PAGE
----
Thursday, February 04, 2016

Martha Stout's Thirteen Rules for Dealing with Sociopaths in Everyday Life

The following is from Martha Stout, Ph.D., in her book, The Sociopath Next Door (pages 156-162). These are good guidelines for anyone who knows, works with/for, or have been involved with a sociopath. As Stout points out, sociopaths are not rare--we all are likely to encounter one (or more) at some point in our lives.

Considering that this blog has been very focused on unmasking Marc Gafni as the sociopath he is, this seems like a fitting part of that process.


1. The first rule involve the bitter pill of accepting at some people literally have no conscience.

These people do not often look like Charles Manson or a Ferengi bartender. They look like us. 

2. In a contest between your instincts and what is implied by the role a person has taken' on--educator, doctor, leader, animal lover, humanist, parent--go with your instinct.

Whether you want to be or not, you are a constant observer of human behavior, and your unfiltered impressions, though alarming and seemingly outlandish, may well help you out if you will let them. Your best self understands, without being told, that impressive and moral-sounding labels do not bestow conscience on anyone who did not have it to begin with.

3. When considering a new relationship of any kind, practice the Rule of Threes regarding the claims and promises a person makes, and the responsibilities he or she has. Make the Rule of Threes your personal policy.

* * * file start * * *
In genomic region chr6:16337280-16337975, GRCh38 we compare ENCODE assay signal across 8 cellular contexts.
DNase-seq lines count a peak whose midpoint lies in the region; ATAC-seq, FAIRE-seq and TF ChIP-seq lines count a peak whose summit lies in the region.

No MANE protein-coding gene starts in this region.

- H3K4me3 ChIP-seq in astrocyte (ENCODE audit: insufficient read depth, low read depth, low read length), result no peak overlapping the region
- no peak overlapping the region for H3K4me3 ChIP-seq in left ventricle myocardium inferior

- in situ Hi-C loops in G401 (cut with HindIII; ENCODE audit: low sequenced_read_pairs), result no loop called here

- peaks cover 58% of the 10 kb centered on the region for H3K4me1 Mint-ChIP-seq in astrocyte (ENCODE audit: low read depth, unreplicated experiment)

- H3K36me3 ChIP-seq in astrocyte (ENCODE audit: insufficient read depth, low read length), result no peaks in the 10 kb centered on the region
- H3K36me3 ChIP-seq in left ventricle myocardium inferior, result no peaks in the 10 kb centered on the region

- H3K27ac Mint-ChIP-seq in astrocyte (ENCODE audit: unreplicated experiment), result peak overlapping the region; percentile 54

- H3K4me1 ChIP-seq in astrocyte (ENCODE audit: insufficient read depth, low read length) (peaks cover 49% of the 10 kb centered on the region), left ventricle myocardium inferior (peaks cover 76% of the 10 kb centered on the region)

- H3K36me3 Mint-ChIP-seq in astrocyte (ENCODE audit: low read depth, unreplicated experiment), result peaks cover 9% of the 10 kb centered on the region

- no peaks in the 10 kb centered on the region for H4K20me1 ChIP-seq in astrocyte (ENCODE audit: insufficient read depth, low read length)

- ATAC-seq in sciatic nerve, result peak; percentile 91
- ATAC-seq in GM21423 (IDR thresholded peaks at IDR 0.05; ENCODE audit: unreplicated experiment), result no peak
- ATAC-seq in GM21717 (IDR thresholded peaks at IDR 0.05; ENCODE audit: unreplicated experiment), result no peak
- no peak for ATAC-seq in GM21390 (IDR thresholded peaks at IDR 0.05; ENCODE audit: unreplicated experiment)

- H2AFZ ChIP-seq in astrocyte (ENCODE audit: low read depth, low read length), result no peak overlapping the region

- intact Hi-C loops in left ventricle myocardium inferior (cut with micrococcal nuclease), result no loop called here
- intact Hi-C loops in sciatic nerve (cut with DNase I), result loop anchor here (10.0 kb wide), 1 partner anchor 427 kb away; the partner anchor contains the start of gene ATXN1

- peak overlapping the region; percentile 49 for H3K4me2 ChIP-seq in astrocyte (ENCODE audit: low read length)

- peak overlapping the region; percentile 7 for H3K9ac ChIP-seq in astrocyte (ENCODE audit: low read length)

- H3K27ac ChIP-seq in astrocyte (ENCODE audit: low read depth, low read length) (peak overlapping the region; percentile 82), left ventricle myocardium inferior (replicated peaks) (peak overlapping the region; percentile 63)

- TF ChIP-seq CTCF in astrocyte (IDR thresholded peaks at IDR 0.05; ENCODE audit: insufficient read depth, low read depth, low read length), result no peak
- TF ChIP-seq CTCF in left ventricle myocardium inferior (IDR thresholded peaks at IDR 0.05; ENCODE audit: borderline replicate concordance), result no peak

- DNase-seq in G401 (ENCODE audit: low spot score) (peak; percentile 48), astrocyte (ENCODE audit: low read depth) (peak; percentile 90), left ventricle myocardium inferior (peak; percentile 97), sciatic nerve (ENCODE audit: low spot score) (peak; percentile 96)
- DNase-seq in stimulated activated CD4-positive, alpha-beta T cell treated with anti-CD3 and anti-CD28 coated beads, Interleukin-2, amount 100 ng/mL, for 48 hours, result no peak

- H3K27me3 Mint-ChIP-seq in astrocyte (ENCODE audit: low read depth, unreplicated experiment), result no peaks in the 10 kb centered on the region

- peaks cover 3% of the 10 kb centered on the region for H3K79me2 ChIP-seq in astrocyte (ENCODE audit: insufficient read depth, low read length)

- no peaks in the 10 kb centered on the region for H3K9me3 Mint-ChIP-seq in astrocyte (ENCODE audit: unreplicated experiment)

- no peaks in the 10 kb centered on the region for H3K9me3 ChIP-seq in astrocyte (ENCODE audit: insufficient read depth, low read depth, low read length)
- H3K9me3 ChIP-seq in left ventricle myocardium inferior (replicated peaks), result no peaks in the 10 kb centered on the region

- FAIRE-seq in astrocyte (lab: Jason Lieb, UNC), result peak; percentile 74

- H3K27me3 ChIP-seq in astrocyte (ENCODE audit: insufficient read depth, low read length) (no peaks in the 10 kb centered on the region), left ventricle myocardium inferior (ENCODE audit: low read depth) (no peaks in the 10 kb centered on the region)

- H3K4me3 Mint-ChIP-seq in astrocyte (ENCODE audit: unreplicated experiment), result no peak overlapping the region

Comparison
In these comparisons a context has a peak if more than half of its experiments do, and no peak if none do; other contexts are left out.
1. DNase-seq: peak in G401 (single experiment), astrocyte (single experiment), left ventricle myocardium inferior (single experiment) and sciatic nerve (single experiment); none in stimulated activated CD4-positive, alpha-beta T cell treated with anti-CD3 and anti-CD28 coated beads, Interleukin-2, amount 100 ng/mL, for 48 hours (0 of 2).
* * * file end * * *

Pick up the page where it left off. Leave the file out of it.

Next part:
One lie, one broken promise, or a single neglected responsibility may be a misunderstanding instead. Two may involve a serious mistake. But three lies says you're dealing with a liar, and deceit is the linchpin of conscienceless behavior. Cut your losses and get out as soon as you can. Leaving, though it may be hard, will be easier .now than later, and less costly. 

Do not give your money, your work, your secrets, or your affection to a three-timer. Your valuable gifts will be wasted.

4. Question authority.

Once again--trust your own instincts and anxieties, especially those concerning people who claim that dominating others, violence, war, or some other violation or your conscience is the grand solution to some problem. Do this even when, or especially when, everyone around you has completely stopped questioning authority.  Recite to yourself what Stanley Milgram taught us about obedience: At least six out of ten people will blindly obey to the bitter end an official-looking authority in their midst.